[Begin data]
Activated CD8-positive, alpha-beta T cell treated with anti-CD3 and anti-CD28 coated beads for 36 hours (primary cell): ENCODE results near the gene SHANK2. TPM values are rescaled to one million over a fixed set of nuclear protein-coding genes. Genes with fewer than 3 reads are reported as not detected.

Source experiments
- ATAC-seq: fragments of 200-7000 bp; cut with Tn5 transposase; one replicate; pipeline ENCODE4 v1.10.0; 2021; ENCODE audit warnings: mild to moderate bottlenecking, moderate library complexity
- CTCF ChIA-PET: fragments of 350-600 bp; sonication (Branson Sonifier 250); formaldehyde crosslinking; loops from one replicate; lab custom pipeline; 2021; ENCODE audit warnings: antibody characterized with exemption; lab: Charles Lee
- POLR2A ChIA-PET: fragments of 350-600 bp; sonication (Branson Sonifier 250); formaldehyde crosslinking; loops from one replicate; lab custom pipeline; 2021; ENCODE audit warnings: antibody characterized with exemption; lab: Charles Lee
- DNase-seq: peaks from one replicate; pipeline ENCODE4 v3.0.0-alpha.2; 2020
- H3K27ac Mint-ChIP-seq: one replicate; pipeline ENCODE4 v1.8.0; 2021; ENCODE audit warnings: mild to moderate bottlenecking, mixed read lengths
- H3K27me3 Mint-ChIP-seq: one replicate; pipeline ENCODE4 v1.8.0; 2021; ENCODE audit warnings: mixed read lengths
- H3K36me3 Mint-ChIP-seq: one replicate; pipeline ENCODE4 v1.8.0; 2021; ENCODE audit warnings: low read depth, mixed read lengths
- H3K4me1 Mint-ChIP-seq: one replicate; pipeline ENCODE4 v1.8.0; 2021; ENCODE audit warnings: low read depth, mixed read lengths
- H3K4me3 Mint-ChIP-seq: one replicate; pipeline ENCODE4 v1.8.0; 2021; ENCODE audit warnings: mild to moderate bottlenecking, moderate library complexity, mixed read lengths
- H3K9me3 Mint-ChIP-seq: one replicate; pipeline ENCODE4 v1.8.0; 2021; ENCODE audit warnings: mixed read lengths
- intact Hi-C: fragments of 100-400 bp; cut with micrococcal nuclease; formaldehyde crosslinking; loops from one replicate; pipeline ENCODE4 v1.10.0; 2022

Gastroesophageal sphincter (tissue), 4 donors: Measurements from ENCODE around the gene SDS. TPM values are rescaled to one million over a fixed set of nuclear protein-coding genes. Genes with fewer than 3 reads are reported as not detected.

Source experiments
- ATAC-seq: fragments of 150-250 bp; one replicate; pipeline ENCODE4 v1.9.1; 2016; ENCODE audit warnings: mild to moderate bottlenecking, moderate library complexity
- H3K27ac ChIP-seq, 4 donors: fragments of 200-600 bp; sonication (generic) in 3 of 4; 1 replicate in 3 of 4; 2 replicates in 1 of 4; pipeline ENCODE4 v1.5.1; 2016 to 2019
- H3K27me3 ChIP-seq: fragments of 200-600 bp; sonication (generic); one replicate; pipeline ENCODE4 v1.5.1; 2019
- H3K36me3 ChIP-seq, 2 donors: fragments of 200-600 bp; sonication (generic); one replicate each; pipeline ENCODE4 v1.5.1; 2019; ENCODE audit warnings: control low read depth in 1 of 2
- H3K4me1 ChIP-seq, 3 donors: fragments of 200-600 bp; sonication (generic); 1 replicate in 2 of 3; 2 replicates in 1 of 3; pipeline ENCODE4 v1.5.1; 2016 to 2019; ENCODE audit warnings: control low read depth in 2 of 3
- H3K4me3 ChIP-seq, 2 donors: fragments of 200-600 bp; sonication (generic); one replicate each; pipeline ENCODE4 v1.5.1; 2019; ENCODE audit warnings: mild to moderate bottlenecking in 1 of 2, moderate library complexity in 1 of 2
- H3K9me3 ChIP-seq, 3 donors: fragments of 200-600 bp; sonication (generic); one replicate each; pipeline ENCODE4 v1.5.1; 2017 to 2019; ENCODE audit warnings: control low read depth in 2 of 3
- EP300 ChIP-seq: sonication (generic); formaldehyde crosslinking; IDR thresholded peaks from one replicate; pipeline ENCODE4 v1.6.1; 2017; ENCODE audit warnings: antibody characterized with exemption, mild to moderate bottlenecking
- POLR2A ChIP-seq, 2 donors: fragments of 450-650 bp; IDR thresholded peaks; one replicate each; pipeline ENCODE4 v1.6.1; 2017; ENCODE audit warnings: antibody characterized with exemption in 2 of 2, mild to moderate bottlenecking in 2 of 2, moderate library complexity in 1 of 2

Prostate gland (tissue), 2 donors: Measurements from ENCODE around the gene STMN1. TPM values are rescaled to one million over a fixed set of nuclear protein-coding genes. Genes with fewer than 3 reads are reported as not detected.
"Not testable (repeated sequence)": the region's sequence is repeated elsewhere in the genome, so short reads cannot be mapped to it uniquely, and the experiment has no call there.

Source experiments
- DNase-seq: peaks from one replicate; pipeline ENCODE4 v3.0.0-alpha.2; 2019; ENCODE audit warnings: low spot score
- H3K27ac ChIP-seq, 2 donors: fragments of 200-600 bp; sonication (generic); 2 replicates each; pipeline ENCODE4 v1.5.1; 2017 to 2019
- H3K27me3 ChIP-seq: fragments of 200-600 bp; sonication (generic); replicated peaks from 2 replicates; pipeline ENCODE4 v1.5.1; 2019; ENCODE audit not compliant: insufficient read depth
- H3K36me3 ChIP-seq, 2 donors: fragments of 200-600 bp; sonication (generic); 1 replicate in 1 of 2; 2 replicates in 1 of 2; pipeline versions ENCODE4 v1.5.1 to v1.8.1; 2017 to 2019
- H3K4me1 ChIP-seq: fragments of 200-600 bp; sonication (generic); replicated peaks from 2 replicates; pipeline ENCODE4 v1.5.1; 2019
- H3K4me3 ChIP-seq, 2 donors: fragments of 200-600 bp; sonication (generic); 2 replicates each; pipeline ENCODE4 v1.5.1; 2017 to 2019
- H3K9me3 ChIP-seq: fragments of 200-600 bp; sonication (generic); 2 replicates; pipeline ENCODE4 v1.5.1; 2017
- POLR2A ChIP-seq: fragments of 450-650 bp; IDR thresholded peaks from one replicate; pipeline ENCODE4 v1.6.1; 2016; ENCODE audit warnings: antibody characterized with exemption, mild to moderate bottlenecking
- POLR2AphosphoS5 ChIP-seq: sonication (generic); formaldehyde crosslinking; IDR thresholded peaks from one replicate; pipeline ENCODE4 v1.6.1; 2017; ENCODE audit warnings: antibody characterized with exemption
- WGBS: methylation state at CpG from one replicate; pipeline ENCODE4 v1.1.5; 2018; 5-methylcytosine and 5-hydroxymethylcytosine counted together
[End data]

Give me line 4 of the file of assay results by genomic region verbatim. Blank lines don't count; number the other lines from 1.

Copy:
- CTCF ChIA-PET: fragments of 350-600 bp; sonication (Branson Sonifier 250); formaldehyde crosslinking; loops from one replicate; lab custom pipeline; 2021; ENCODE audit warnings: antibody characterized with exemption; lab: Charles Lee